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Jeron Johnson is a middle linebacker at heart
(Photo courtesy Heston Quan / MaxPreps.com)
The leading tackler on a suffocating defense that led the 2005 Dominguez High School Dons to the CIF Southern Section championship was a 170-pound middle linebacker.
You might have heard of him: Jeron Johnson.
Yes, the same Jeron Johnson (No. 5 in the photo above) who is now a backup safety and core special-teams player for the Seahawks. Well, not exactly the same Jeron Johnson, because he now weighs 212 pounds.
“I wasn’t a traditional middle linebacker,” Johnson said with a smile. “But it definitely worked.”
Also on that championship defense for Dominguez? Richard Sherman (No. 4 in the photo above), who is now an All-Pro cornerback for the Seahawks. In addition to playing cornerback for the Compton, Calif., high school, Sherman also caught 48 passes for 895 yards and 14 touchdowns as a senior. That’s how he got to Stanford as a wide receiver, before moving to cornerback his senior season.
“Those were two very intense competitors,” Dominguez coach Keith Donerson said recently. “We preached competitive not combative.”
Donerson and the Dons also preached speed over size, tenacity over tonnage.
That’s where Johnson fit in as a misfit of a middle linebacker. Despite his lack of bulk, Johnson was selected the Southern Section Division III defensive MVP after compiling 148 tackles, five sacks and five forced fumbles as a senior.
“My sophomore year, me and Richard were the only two sophomore playing varsity,” said Johnson, whose older brother, Tramell, was the strong safety on that team.
“Going into my junior year, during the summertime, they had me playing strong safety. But the middle linebacker we had couldn’t really keep up with the backs coming out of the backfield. One day, in passing league, coach put me at middle linebacker. It was a wrap after that.”
Johnson finished that junior season with 118 tackles.
What kind of middle linebacker was Johnson? “He was a good one,” Sherman said. “Jeron was athletic, and he was a ball hawk.”
But the real proof of the Dons’ defensive prowess was in the number of points it allowed. That senior season, when they were 13-1, the Dons yielded more than 20 points only once – and lost 38-21. They also posted two shutouts, held three other opponents to fewer than 10 points and five others to 15 or fewer.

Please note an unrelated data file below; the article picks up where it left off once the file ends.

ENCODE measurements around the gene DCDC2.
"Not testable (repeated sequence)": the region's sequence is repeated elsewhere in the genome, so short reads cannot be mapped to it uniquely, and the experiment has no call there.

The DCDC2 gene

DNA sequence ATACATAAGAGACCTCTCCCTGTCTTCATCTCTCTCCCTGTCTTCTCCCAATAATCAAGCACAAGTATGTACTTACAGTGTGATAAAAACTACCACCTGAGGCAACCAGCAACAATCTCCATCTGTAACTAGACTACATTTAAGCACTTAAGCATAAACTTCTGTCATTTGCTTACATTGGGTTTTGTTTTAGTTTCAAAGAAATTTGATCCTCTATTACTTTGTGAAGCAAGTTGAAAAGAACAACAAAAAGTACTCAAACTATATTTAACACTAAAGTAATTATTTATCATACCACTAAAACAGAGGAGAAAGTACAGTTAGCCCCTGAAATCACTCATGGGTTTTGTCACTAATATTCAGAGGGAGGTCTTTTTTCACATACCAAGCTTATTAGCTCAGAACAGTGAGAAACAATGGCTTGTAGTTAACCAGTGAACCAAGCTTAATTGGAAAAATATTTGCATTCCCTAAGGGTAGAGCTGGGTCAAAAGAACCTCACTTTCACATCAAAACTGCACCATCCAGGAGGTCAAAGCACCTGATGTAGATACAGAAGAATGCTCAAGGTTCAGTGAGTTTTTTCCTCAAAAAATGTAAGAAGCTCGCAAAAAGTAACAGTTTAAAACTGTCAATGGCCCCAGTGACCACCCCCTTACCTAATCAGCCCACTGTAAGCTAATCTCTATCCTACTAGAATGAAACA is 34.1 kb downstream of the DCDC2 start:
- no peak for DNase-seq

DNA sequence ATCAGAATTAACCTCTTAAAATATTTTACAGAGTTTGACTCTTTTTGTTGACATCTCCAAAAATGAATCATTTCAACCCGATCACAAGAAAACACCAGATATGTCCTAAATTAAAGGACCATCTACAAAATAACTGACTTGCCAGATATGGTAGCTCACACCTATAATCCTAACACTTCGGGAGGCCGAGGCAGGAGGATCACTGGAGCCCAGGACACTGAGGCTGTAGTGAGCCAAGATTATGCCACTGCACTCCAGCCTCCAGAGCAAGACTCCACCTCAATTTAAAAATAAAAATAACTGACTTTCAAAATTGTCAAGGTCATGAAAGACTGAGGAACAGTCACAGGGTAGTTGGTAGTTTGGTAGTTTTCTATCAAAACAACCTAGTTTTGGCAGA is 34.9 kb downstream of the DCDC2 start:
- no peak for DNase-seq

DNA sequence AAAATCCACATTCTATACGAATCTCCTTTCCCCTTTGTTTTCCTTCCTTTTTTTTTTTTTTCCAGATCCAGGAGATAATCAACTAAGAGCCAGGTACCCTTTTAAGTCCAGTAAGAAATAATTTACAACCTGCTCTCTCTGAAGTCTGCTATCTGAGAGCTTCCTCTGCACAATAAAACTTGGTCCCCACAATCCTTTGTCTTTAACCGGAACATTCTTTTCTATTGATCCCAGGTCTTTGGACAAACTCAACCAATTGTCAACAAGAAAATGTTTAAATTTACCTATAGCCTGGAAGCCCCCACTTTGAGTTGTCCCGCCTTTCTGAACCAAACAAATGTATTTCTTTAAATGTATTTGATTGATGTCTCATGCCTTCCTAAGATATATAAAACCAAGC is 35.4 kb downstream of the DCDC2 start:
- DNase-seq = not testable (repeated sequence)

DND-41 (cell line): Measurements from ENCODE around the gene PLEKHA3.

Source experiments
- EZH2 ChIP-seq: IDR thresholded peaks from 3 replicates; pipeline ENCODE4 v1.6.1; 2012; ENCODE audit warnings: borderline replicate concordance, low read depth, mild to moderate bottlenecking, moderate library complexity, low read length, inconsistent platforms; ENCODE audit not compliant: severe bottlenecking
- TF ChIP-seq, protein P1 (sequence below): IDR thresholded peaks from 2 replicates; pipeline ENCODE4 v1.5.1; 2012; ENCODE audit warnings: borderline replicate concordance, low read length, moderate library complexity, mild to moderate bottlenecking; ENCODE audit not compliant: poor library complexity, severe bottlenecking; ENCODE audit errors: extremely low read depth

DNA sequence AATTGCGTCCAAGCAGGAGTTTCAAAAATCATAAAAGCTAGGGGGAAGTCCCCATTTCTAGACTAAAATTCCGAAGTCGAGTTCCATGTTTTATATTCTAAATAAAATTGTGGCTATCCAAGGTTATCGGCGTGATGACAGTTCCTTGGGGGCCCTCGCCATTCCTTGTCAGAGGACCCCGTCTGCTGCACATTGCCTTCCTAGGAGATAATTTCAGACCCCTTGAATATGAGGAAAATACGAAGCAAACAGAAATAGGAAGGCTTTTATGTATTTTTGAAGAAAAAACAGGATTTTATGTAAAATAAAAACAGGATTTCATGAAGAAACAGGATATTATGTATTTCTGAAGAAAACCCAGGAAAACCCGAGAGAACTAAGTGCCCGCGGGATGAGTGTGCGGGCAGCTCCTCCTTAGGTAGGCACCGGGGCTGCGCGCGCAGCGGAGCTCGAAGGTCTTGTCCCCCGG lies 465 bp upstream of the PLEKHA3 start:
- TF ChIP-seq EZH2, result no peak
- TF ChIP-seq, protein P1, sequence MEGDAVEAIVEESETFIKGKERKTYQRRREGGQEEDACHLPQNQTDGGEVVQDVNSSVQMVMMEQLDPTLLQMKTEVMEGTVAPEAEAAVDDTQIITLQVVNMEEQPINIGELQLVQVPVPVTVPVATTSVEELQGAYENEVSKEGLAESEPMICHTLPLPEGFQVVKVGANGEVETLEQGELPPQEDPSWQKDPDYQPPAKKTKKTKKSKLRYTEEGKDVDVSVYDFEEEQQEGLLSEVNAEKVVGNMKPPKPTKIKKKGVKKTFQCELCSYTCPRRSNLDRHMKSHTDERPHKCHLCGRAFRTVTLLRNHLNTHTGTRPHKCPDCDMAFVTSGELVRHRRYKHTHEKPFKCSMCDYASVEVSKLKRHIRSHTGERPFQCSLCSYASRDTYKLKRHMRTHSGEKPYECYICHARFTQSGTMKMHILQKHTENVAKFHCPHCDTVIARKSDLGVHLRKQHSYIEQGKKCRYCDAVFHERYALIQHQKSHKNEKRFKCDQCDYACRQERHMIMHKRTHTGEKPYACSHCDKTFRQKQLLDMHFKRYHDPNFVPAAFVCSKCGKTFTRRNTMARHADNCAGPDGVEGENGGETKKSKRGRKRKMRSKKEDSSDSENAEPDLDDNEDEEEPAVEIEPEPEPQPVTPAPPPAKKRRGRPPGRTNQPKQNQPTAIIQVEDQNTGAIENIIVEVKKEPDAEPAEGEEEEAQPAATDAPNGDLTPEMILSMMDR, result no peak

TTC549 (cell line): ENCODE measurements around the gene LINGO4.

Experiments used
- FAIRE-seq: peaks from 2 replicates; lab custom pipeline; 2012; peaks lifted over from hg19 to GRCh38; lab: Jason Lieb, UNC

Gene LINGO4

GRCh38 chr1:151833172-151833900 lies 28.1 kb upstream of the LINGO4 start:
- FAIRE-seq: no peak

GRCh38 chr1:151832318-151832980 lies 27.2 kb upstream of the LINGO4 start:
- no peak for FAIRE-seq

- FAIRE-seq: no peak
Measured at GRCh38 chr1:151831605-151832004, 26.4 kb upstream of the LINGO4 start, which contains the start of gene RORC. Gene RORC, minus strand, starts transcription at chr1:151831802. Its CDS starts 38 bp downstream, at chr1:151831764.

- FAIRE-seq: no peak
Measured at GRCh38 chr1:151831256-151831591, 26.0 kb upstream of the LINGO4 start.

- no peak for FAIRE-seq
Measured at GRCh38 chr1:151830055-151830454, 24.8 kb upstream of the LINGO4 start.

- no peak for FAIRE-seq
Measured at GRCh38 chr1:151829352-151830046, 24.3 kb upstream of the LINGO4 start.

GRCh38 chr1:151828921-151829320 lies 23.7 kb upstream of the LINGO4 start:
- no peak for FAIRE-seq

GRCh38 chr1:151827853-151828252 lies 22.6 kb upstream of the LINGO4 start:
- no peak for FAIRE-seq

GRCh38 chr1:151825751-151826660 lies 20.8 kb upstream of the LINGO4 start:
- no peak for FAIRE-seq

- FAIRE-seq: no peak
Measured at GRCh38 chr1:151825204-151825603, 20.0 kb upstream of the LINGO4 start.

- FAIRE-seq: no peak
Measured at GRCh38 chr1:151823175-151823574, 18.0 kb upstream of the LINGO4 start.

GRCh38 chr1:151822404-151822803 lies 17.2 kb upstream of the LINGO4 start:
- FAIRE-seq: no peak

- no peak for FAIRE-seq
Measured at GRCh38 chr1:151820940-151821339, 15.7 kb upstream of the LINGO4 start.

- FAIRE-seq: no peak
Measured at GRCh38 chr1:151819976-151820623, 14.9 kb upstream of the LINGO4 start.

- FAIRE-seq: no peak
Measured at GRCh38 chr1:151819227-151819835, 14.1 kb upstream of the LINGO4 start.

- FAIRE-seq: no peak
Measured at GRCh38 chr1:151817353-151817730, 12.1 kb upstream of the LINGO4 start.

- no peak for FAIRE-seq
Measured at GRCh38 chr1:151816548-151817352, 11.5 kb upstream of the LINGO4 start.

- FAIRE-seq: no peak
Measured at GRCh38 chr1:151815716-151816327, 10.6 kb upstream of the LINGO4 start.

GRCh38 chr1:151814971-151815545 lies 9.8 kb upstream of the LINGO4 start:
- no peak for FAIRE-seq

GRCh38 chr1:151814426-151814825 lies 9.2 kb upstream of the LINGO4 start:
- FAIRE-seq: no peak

A fluke? Not so say the scores of the Don’s games from the 2004 season, when they went 12-2. They allowed 20 or more points twice – 21 and 20, actually – and lost both games. Other than that, there were two more shutouts and eight other games where they allowed 15 or fewer points.
In the middle of everything was Johnson – figuratively and literally.
“It was speed on the field,” Johnson said. “We had D-ends at 180 pounds, but they could go. So it was all speed. My assignment was pretty simple. Sometimes I had the tight end man-to-man. Or I had the running back.
“It was pretty much see-ball/get-ball for me.”
But Johnson got only two offers coming out of high school – Boise State, which he accepted; and San Jose State, which he didn’t. He also made a visited to Utah State.
“They brought me up on a trip and didn’t offer me,” he said, before adding with a laugh, “And I thank them for it.”
At Boise State, Johnson continued his winning ways – the Broncos were 38-2 his last three seasons (2008-10); as well as his productive ways – he was the team’s leading tacklers for three consecutive seasons.
Johnson made the Seahawks’ 53-man roster as a rookie free agent in 2011. He had four special-teams tackles and three on defense while playing in seven games that season. Last year, Johnson had eight special-teams tackles and four on defense, including a pair of sacks. One of his sacks forced a fumble that was recovered by Sherman. Johnson also returned a blocked punt for a touchdown in the Week 3 win over the Dallas Cowboys.
“I’ve always played the underdog role,” Johnson said. “I wouldn’t have it any other way. Keep me hungry. Keep that chip on my shoulder.”
Spoken like a former 170-pound middle linebacker.